By Steve McCaskill
The GSMA says it wants to “reset” the discussion surrounding 5G development and how such networks should be defined, but says there is plenty of life left in 4G, which is providing a boost to European mobile operators and the wider economy.
A number of different projects around the world are working on the development of 5G networks, including the 5G Innovation Centre (5GIC) at the University of Surrey, but many different technologies have been labeled “5G,” creating confusion.
The GSMA, which represents the mobile industry, hopes its intervention will influence development and the standardization of the technology, so potential applications can be identified and regulatory frameworks, such as spectrum allocation, can be formulated.
5G ‘Day Zero’
“Already being widely discussed, the arrival of 5G will help deliver a fresh wave of mobile innovation that will further transform the lives of individuals, businesses and societies around the world,” says Anne Bouverot, Director General, GSMA. “Of course, 5G is still to be standardized by the industry and it has not been fully agreed what 5G will look like or what it will enable.
“However, the GSMA is already collaborating with operators, vendors, governments and other industry organizations in ensuring that the future 5G standard is both technically and economically viable.”
Its report Understanding 5G: Perspectives on Future Technological Advancements in Mobile identifies two competing definitions of 5G—the “hyper-connected vision” view and the “next generation radio access technology” definition.
The first definition describes 5G as a combination of existing cellular and wireless technology to improve coverage and availability through the creation of a dense network that can support M2M. The GSMA says this is more of an evolution of existing technology whereas the second perspective outlined is more representative of a true generational shift with specific technical features.
Both definitions identify eight core technical requirements—speed, latency, network densification, coverage, availability, operational expenditure reduction and field life of devices—but in the GSMA’s eyes only the first two relate to a true generational shift as the others are economic considerations or can be applied to other types of wireless technology.
The 5GIC claims the true defining feature of 5G will not be speed, although it says 800Gbps in an extremely dense network environment is possible, but the impression of “infinite capacity.” The GSMA expects 5G networks to offer at least speeds of 1Gbps and sub-1 millisecond latency and only applications that require at least one of those features can be considered a true use case.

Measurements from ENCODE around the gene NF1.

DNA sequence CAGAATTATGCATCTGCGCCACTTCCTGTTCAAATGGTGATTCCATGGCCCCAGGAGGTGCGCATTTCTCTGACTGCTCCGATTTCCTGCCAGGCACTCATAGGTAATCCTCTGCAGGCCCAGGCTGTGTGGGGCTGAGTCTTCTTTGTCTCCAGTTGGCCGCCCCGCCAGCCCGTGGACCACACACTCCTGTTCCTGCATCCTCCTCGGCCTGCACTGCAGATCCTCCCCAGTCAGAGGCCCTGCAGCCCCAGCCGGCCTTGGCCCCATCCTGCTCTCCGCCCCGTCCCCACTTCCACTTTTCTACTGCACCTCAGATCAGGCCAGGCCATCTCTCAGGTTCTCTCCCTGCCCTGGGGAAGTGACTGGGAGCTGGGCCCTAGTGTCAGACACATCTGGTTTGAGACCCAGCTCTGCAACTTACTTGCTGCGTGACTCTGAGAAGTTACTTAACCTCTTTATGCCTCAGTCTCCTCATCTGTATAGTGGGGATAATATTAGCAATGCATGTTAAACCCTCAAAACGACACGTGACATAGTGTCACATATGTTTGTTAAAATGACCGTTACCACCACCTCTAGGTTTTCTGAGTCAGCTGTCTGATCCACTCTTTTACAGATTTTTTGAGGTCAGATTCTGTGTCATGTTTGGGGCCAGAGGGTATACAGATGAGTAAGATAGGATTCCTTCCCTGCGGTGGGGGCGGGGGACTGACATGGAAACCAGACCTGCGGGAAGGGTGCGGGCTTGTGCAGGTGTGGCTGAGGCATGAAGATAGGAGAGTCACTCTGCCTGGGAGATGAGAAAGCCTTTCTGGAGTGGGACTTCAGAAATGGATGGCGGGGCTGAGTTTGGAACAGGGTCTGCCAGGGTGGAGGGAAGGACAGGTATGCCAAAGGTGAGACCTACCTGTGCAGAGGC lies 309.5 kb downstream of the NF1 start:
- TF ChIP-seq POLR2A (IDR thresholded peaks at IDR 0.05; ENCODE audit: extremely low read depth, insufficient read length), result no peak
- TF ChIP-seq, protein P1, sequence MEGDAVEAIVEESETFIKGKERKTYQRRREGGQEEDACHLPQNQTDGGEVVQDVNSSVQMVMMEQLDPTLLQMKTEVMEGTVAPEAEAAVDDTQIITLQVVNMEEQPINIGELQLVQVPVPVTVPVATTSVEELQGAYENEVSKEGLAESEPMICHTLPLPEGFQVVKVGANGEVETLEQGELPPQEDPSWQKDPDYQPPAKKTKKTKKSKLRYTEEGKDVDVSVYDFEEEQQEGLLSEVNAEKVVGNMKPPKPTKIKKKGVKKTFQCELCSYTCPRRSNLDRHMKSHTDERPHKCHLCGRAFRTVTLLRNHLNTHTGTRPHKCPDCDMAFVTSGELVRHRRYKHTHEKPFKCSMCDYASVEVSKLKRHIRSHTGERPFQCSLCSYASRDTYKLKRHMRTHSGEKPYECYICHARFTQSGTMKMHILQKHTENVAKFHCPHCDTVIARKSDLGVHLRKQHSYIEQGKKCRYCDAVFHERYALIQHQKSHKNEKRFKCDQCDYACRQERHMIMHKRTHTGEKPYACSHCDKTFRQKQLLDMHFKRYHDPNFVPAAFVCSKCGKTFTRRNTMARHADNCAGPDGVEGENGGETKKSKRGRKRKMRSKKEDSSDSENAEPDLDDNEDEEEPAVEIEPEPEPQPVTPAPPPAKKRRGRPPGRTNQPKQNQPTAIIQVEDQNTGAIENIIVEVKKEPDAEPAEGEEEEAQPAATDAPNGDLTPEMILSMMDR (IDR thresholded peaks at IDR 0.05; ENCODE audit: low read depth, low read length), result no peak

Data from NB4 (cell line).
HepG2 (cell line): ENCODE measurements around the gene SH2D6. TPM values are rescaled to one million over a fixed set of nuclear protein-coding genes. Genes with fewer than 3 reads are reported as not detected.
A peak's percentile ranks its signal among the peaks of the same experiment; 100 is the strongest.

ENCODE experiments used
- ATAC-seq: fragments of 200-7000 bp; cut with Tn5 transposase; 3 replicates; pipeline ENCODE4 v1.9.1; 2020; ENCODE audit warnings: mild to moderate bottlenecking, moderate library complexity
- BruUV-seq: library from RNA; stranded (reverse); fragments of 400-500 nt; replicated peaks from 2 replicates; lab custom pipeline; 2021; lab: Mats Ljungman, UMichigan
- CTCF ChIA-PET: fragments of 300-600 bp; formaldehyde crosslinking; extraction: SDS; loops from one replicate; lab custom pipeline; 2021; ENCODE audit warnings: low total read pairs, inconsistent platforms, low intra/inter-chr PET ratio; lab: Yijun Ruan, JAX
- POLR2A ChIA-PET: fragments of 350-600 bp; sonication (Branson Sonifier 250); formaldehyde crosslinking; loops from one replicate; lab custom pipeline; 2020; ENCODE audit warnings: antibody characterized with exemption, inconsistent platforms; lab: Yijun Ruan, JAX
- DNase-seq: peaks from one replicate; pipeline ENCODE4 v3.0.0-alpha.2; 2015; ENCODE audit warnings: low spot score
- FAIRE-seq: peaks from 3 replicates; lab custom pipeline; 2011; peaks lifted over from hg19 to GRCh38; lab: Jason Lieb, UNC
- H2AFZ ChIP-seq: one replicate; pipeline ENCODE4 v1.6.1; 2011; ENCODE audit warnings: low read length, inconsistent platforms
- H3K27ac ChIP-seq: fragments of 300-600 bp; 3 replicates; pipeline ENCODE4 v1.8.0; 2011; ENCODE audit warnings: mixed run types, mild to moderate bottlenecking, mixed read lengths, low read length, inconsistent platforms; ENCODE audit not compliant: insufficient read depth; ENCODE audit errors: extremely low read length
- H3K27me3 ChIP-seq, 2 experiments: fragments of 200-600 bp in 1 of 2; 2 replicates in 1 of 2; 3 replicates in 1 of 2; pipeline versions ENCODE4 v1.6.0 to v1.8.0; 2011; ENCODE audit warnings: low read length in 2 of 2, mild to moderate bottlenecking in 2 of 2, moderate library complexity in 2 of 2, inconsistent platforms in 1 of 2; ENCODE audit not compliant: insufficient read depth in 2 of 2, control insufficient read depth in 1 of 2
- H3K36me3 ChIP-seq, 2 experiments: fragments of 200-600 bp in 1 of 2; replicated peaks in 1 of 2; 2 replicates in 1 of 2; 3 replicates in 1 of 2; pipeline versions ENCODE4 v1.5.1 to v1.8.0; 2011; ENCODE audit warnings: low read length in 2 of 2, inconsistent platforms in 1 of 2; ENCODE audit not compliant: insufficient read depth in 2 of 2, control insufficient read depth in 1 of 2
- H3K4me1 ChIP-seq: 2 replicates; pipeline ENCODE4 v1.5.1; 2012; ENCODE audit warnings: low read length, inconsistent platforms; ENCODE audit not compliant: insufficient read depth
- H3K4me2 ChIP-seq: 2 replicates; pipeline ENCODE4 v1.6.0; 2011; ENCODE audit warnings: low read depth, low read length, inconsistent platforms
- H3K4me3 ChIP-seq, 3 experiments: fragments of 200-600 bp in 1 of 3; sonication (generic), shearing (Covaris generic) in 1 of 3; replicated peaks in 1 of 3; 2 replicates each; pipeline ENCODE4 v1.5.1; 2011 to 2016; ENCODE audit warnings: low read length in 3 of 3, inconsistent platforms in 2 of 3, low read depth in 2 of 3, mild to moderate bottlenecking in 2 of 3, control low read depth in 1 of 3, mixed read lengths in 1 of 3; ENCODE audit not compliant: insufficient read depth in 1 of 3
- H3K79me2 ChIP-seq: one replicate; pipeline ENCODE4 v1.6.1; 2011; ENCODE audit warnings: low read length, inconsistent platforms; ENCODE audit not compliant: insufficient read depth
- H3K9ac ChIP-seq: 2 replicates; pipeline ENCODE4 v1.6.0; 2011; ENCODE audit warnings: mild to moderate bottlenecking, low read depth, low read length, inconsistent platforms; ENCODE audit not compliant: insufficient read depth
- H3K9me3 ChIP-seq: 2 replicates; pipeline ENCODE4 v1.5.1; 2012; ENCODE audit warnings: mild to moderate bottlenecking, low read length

These include virtual reality or augmented reality gaming, wearable and health apps, connected cars and wireless cloud office applications, but many more potential apps have not yet been identified and will only become apparent as 5G nears commercialization.
“Our new report aims to reset the discussion on 5G, drawing the distinction between a true generational shift versus the on-going evolution of existing technologies that are already delivering a next-generation mobile experience,” adds Bouverot. “The GSMA will support the industry to continue to innovate and grow, working in close collaboration with our members, the wider mobile ecosystem, governments and other industry organizations to deliver a digital future for all.”
However, the GSMA says mobile operators immediate focus will be on the ongoing rollout of 4G, predicting that $1.7 trillion will be spent on network investment by 2020—most of it on 4G. Just five percent of all mobile connections are LTE at present, but this is expected to increase dramatically. Indeed, the GSMA recently told TechWeekEurope about its efforts to secure more spectrum for 3G and 4G services in a bid to support the world’s growing appetite for data.
This rollout is already having an impact on Europe and 4G will account for half of all connections on the continent by the end of the decade. The GSMA says will help mobile operators suffering from competitive, highly regulated and economically sensitive markets and slowing revenues from legacy services.
The GSMA says it wants to work with the new European Parliament to improve the environment for operators even further, arguing that 4G deployments are aiding the economy. The body says the mobile industry contributed 3.1 percent of Europe’s GDP in 2013, equivalent to €433 billion and is expected to reach €492 billion in total economic value by 2020.
“There are encouraging signs that Europe’s mobile industry is beginning to recover as both operators and consumers begin to see the benefit from the billions of euros of investment in 4G networks over the last few years,” continued Bouverot.
“Ongoing investment in networks and services, and particularly extending network coverage, will be vital in supporting Europe’s economic recovery and in delivering the world-class connectivity needed to prosper in an increasingly digital global economy. Europe’s operators must have the commercial freedom to develop new business models, innovate at the network and service levels, and offer customized services that can attract investment and drive innovation and competition in the global marketplace.”